Framing, marketing, spaghetti sauce and Iphones

Yesterday I got the chance to see the above lecture by Malcolm Gladwell (here is a link to it, in case the embedded video does not work). I really recommend it. It is well worth the ~20 minutes.

  1. A few after thoughts: Today in class we talked about Decision Making, Bounded Rationality and Framing. I think the story in the lecture is a great illustration of Framing and the inertia of our current thoughts. Instead of thinking about the best product that will satisfy everybody we should be looking for the best product that will satisfy groups of everybody (the last sentence is not a mistake. You need to see the lecture to understand it).
  2.  People don’t always know what they want. So much of marketing thinking is built on the premises that if we only ask our customers what they want, they will tell us. What the story behind the lecture teaches us is that although asking the customers what they want might be a good idea, sometimes we just need to create something that they will want. I don’t know about you, but if a few years ago somebody would have asked me what do I want my cell phone to do, there is no way I would have said: “Oh, you know what, I want it to react to movements when I move it around so I can play games with it”. I don’t know it for a fact, but I think the people at apple just put that quality into the iphone without people telling them that is what they want. And that is a one great quality for a product. That is a way to make it a purple cow.
  3.  We should always remember – people are unique. They want different things. They have different thoughts. It is true for marketing and it is true for management. If we treat people the same by giving them the average we get average results. The future is in the extremes. Going for the average is not safe. It is the riskiest business there could be.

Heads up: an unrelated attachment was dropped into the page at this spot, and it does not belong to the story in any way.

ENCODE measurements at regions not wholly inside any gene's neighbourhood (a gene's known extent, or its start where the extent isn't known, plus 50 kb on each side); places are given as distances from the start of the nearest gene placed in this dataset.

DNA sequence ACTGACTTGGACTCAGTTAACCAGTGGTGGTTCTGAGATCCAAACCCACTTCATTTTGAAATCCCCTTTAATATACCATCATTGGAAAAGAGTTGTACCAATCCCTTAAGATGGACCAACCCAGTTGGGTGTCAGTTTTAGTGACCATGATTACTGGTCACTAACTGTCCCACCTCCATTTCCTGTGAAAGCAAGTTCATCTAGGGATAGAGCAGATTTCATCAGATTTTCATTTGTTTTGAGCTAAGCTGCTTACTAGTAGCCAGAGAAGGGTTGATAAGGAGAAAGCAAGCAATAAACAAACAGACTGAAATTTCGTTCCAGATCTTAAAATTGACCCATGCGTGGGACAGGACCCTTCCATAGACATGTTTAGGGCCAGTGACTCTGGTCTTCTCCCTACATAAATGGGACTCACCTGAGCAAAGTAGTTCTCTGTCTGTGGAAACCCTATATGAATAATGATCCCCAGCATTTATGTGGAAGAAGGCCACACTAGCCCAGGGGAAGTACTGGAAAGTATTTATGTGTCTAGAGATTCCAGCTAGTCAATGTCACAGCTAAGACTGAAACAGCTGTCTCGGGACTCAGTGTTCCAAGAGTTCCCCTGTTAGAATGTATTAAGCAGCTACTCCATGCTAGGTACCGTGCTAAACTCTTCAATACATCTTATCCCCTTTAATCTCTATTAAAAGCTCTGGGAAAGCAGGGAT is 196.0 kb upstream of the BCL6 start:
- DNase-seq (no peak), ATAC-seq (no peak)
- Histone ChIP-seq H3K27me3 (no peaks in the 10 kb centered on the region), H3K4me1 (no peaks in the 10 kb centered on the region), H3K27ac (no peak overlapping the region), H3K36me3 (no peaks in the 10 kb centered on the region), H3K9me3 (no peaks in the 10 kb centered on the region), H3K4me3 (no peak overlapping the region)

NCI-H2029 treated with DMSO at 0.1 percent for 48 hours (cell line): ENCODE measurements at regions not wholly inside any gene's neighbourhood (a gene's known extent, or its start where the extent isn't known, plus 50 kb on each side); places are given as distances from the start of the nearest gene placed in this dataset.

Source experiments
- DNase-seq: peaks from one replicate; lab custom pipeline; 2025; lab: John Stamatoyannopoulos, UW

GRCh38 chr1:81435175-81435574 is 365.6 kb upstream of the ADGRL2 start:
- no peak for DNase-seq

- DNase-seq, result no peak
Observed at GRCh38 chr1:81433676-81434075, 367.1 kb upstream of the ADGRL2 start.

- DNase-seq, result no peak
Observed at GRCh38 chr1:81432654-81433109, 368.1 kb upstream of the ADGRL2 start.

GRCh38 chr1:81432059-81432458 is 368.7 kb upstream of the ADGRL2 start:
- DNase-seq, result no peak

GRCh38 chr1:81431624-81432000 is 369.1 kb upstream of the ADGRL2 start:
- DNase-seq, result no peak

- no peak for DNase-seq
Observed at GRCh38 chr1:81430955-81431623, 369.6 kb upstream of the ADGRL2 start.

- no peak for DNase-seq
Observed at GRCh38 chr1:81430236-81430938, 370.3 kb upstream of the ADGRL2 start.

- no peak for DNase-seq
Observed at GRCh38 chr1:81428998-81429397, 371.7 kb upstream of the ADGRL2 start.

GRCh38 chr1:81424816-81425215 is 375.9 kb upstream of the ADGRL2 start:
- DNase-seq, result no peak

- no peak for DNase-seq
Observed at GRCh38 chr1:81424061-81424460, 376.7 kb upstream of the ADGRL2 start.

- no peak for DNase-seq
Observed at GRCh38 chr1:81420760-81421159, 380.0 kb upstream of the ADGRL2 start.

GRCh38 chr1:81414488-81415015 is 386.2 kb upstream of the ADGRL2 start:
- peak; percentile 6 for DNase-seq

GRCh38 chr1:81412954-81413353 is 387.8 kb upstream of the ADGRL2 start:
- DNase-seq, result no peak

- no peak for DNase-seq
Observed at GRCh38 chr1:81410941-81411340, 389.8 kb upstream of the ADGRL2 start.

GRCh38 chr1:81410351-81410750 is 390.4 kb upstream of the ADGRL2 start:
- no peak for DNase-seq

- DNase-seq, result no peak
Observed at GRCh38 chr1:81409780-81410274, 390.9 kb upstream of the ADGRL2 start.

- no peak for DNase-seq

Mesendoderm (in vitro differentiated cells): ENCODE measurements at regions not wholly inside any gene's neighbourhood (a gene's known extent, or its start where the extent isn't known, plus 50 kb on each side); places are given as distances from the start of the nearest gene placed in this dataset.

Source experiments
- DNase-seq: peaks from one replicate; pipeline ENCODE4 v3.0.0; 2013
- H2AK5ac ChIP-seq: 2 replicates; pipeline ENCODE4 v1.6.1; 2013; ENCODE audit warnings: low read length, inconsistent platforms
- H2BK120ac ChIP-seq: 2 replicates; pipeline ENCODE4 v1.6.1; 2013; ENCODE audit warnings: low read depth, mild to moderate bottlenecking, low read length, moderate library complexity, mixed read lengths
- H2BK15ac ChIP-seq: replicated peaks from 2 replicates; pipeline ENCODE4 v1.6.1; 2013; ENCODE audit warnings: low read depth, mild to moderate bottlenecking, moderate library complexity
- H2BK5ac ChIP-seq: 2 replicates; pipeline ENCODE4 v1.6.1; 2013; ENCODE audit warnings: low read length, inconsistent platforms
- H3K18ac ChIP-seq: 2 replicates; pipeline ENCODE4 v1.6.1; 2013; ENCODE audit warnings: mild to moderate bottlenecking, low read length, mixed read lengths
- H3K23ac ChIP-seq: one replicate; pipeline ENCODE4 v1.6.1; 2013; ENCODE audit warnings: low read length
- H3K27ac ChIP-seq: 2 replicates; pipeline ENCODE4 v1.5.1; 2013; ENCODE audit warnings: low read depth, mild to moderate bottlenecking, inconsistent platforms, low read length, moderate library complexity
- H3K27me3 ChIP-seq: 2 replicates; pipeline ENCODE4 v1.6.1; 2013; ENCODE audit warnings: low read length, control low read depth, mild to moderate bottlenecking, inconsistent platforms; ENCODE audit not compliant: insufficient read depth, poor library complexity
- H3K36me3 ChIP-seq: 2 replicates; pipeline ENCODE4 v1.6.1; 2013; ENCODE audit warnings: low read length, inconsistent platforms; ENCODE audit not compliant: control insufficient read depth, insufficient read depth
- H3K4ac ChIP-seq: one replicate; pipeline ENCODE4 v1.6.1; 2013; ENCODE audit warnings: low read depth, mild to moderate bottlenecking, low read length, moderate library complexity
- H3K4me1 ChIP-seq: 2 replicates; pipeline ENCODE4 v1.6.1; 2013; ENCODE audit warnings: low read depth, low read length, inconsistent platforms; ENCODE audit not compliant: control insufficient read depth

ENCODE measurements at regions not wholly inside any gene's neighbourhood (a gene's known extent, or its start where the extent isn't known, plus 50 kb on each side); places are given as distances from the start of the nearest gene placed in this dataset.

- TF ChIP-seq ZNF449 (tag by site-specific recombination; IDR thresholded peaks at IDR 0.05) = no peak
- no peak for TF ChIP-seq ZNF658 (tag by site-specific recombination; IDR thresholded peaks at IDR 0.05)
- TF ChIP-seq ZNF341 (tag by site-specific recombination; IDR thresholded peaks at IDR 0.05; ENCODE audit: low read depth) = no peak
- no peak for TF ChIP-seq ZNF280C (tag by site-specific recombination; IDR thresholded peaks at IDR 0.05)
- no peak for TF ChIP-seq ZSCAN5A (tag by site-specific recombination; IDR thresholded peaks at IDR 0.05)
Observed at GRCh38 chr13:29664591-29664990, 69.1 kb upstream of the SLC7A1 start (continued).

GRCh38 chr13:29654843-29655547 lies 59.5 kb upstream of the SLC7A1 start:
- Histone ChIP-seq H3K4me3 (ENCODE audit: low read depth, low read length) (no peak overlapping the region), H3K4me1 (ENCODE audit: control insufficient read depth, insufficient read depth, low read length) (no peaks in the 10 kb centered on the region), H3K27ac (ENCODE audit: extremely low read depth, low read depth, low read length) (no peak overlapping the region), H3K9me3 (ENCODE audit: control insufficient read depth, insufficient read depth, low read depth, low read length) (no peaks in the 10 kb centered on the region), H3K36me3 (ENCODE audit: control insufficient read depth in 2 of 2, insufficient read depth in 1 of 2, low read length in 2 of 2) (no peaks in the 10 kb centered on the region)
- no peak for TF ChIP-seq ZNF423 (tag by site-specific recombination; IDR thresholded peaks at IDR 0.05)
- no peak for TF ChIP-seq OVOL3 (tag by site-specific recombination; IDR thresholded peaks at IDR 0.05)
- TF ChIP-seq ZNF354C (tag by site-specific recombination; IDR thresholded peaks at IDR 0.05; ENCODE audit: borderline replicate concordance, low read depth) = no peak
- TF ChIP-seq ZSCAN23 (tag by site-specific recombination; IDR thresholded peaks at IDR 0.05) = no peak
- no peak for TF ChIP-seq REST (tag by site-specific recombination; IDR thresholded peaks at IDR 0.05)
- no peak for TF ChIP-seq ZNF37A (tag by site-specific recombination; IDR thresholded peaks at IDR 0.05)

4.  People talk a lot about the fact that globalization leads to standardization. I don’t think so. What we discover is that there are no universal answers. We discover that standardization does not always work. Because people are different. They can be clustered into groups, but they cannot be standardized. Think about the music industry. Has the global network created more or less music? It is true that globalization does help some of the big players, but the internet makes diversity flourish (just check myspace if you don’t believe me).

Elad

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7 Responses to “Framing, marketing, spaghetti sauce and Iphones”

  1. Is there one effective way to give a presentation? « The Comparative Advantage Says:

    […] Now, I am not saying that there aren’t good tips a presentation coach or trainer can give. There certainly are. And you can see people becoming more effective just by applying a few skills properly. What I am saying, Is that it is wrong to try to create one formula that will always create an effective presentation. The reason for that is something that we are used to disregarding in our professional life. People are different and unique. […]

  2. Framing,Marketing, Spaghetti Sauce and Iphones | DelhiPlanet Says:

    […] Note: This article has been reproduced with explicit permission from the author. Check the original post here. […]

  3. Why do we have to ignore our past success while doing our current work? « The Comparative Advantage Says:

    […] Don’t believe the experts – many times they are wrong. Don’t believe the surveys – people don’t know what they want. So there is actually no way to predict if your next work will be a success. If there in no way of […]

  4. Practical implications of the “Paradox of Choice” « The Comparative Advantage Says:

    […] Good enough is just not good enough. You have to be great or special (at least at something). Going for the average is the worst thing you can do. Surprise is also one of the key characteristics of sticky presentations (and thus, sticky brands) […]

  5. What is the ultimate theory of motivation? « The Comparative Advantage Says:

    […] And ask again. And offer other options. And ask again. Because motivation is so confusing, that even people themselves don’t really know what they want sometimes. We think we want something, because it seems right or because of social pressure, but after we get […]

  6. What to do with feedback? « The Comparative Advantage Says:

    […] our customers want and listen to them. This is a given. But we need not forget two things. One:  the costumers don’t always know what they want. As Malcolm Gladwell tries to claim in his famous Sgpagethi Sauce talk at TED, we sometime need to […]

  7. Lessons learned through a discussion of the Amazon-Zappos deal « The Comparative Advantage Says:

    […] in the business world are essential. The second part of this concept is about customers and that they don’t always know what they want. Listen to your customers, but don’t be entrapped by […]


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